Trust me; if you've watched Boston, you've seen the misdirection before, but for those of you who may be unfamiliar with it, I'll explain.
The misdirection generally starts with the point guard passing to one of his wings. The point guard then cuts through the paint and circles back to the spot on the floor where he originally passed the ball. As this is happening, the wing dishes the ball of to one of the big men out on the perimeter.
The big man then hands the ball back off to the point guard as the point guard is finishing his "route" and then sets a screen for the wing. The point guard then passes the ball off to his wing for what is intended to be an open jump shot. The key to all of this though? The basketball stays on one side of the floor the entire time, hence the name "misdirection."
I understand that that is a lot to digest, so click here to see a great video which demonstrates it.
The C's mainly ran this for Allen, but they did run it for Paul Pierce on occasion as well. Jason Terry and Courtney Lee may be new candidates for that role this season.
Still, don't expect to see Boston go with this set as often as it used to. Being the all-time three-point leader, Ray was absolutely perfect for it. Now that he is no longer a Celtic, expect to see the Celtics open up the book a little bit more.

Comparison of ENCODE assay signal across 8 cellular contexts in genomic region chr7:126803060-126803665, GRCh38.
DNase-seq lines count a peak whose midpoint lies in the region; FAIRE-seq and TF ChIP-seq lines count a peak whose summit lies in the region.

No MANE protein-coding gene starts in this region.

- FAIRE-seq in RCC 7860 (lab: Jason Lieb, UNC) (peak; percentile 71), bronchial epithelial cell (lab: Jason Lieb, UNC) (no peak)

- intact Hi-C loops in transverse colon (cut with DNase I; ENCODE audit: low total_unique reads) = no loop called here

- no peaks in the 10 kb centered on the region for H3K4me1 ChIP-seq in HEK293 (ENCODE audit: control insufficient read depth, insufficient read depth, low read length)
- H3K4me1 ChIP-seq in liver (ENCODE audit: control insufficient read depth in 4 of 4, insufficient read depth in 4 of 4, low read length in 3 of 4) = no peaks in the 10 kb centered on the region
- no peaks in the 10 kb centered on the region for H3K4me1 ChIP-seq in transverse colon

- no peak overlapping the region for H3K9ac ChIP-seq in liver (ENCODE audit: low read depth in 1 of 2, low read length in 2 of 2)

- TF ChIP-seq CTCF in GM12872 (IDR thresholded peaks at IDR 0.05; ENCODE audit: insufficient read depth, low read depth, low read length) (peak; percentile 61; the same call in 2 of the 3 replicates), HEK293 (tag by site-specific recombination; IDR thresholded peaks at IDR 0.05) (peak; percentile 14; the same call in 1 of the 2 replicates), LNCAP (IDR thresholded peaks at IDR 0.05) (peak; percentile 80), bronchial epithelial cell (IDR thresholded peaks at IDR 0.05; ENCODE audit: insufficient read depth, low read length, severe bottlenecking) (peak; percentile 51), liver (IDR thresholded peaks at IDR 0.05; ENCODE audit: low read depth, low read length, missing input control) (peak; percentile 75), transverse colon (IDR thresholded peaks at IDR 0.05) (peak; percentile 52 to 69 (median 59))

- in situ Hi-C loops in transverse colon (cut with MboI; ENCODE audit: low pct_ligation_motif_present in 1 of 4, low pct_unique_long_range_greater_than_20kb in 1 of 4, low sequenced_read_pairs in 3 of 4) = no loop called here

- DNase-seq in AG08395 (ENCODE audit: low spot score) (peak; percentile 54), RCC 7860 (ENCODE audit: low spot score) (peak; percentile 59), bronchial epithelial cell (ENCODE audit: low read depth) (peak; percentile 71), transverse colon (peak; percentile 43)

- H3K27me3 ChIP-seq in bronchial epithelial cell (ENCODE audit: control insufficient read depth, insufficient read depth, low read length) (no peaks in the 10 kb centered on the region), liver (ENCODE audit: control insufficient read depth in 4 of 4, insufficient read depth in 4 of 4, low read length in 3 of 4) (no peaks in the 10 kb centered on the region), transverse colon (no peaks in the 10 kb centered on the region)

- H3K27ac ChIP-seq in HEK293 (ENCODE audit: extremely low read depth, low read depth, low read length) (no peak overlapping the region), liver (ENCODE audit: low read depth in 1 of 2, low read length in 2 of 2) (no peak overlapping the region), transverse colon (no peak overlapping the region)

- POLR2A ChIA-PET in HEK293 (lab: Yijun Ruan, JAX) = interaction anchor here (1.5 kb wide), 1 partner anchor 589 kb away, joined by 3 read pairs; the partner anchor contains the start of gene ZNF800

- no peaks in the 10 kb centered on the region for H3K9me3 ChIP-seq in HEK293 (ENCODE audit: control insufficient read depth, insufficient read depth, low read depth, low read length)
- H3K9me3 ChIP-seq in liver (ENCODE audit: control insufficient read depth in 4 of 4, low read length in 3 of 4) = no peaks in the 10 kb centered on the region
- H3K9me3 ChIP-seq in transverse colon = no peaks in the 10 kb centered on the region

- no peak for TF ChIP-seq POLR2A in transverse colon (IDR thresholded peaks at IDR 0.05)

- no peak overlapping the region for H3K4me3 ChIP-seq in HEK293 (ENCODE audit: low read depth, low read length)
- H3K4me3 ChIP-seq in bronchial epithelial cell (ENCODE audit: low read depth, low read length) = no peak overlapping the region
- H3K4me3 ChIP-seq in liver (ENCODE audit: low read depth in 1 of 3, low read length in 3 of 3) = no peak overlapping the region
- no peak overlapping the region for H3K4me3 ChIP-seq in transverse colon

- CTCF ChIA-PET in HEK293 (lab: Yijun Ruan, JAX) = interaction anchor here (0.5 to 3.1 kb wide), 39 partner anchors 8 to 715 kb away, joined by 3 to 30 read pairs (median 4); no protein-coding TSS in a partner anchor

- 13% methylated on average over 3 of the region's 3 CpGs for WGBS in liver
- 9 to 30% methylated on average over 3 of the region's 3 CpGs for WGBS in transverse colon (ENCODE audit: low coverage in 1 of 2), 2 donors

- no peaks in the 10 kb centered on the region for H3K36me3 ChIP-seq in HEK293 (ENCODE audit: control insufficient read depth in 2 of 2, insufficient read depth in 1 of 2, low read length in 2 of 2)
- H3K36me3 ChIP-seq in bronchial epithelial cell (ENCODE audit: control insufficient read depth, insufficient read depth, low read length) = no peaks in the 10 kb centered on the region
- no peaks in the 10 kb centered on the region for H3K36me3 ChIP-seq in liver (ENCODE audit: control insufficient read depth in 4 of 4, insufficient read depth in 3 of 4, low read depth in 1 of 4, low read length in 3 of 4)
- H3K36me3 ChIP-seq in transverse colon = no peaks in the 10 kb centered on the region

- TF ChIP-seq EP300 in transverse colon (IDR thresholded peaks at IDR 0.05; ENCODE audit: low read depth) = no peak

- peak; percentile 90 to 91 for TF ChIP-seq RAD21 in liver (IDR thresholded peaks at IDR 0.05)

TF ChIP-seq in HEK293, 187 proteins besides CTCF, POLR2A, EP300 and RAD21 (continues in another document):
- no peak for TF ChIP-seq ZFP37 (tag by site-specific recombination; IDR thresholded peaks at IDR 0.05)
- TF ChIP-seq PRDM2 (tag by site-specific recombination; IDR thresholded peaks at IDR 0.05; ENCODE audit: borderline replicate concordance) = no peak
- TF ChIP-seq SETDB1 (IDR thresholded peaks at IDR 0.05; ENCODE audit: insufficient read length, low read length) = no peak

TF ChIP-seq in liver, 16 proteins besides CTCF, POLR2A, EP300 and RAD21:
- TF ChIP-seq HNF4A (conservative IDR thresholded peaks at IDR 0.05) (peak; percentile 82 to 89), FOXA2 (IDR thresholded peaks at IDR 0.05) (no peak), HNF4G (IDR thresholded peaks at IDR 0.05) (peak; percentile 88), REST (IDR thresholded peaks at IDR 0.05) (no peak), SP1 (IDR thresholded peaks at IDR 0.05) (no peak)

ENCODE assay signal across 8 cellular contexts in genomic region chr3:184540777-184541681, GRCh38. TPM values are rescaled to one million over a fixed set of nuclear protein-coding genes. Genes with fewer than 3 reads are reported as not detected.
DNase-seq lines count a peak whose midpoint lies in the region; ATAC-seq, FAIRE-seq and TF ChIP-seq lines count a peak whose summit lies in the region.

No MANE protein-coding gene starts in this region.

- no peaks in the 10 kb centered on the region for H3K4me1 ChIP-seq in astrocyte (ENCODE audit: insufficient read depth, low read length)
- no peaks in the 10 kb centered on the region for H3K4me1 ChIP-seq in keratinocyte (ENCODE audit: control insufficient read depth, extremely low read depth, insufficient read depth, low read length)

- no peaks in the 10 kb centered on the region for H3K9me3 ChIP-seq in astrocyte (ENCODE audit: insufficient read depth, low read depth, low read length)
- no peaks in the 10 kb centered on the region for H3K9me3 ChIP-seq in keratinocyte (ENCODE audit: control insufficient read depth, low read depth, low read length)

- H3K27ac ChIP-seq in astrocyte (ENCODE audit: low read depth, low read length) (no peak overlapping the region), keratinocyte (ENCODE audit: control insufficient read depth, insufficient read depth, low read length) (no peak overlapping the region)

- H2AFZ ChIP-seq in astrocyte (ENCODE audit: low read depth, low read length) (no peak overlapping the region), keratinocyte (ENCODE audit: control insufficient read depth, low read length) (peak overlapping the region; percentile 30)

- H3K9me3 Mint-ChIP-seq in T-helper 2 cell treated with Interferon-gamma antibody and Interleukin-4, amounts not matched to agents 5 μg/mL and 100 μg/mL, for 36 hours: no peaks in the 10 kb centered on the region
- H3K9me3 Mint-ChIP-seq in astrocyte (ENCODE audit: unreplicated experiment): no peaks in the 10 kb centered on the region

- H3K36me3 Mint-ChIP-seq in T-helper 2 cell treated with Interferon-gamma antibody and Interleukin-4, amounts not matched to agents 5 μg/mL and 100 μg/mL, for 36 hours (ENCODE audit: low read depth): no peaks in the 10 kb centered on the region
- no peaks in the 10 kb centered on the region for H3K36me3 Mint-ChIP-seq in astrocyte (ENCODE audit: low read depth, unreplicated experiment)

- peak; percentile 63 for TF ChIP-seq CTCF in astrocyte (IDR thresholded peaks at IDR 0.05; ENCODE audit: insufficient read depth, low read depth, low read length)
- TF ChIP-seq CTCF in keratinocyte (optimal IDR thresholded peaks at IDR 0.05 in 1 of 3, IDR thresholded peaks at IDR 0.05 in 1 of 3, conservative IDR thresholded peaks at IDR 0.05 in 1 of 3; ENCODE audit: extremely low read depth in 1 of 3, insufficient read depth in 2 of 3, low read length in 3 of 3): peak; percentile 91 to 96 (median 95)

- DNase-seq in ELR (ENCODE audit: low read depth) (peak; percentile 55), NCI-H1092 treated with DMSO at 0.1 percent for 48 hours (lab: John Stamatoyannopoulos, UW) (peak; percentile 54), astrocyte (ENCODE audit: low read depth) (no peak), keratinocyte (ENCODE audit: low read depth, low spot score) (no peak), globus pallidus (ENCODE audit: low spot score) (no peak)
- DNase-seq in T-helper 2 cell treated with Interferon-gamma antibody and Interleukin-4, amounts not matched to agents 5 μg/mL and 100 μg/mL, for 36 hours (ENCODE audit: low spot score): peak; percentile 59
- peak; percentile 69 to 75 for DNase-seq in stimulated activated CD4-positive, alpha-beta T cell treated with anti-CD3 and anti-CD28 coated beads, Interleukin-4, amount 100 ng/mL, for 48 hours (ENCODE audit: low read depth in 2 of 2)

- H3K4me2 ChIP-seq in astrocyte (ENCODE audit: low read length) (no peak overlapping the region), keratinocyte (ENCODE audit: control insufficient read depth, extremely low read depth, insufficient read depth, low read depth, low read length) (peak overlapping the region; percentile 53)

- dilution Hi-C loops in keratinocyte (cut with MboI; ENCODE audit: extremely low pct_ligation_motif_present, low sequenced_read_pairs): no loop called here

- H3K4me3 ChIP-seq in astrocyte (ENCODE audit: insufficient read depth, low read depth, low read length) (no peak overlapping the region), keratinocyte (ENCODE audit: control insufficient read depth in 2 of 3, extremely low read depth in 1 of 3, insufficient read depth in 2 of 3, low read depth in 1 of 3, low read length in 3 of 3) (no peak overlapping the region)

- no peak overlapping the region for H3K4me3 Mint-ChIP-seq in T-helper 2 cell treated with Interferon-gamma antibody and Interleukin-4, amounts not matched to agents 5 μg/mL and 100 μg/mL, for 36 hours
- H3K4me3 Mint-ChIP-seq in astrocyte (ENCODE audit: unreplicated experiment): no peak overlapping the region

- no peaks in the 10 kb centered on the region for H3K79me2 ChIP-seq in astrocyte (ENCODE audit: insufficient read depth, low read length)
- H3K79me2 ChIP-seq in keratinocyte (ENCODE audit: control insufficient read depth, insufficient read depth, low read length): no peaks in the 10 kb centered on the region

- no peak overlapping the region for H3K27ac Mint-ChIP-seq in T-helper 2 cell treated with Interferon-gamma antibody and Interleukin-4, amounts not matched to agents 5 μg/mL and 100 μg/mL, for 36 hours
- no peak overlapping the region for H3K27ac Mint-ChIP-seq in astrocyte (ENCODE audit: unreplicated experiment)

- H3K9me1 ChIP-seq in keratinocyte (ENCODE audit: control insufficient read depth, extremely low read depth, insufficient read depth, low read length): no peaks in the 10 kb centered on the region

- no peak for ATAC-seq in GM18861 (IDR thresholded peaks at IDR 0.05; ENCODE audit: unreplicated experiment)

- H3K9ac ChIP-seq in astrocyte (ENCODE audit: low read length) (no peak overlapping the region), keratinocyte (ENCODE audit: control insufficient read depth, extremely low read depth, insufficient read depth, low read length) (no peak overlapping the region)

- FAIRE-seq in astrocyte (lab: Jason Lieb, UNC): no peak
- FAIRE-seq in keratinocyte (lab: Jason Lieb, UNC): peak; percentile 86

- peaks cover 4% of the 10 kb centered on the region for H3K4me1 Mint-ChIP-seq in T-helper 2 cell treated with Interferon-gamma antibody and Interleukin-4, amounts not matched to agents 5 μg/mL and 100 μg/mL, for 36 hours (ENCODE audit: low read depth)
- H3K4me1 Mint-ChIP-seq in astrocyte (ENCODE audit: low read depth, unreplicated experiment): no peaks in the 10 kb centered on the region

"Low pick and dish" was the name that I came up with for this play, and it will make sense in a minute.
The Celtics run this simple play an awful lot. It mainly consists of Garnett and Rondo, although Avery Bradley was sometimes involved in place of Rajon last year. Boston also ran this with Rasheed Wallace back when he was a member of the C's.
It starts with a simple entry pass from Rondo (or whomever) into the post to K.G.. Then, Rondo runs baseline. Garnett--even though he has the ball--screens Rondo's man, generally leaving the point guard wide open underneath the basket for a layup. Now you see where the name "low pick and dish" comes from. Get the ball into K.G. down low, dish to Rondo for the easy bucket.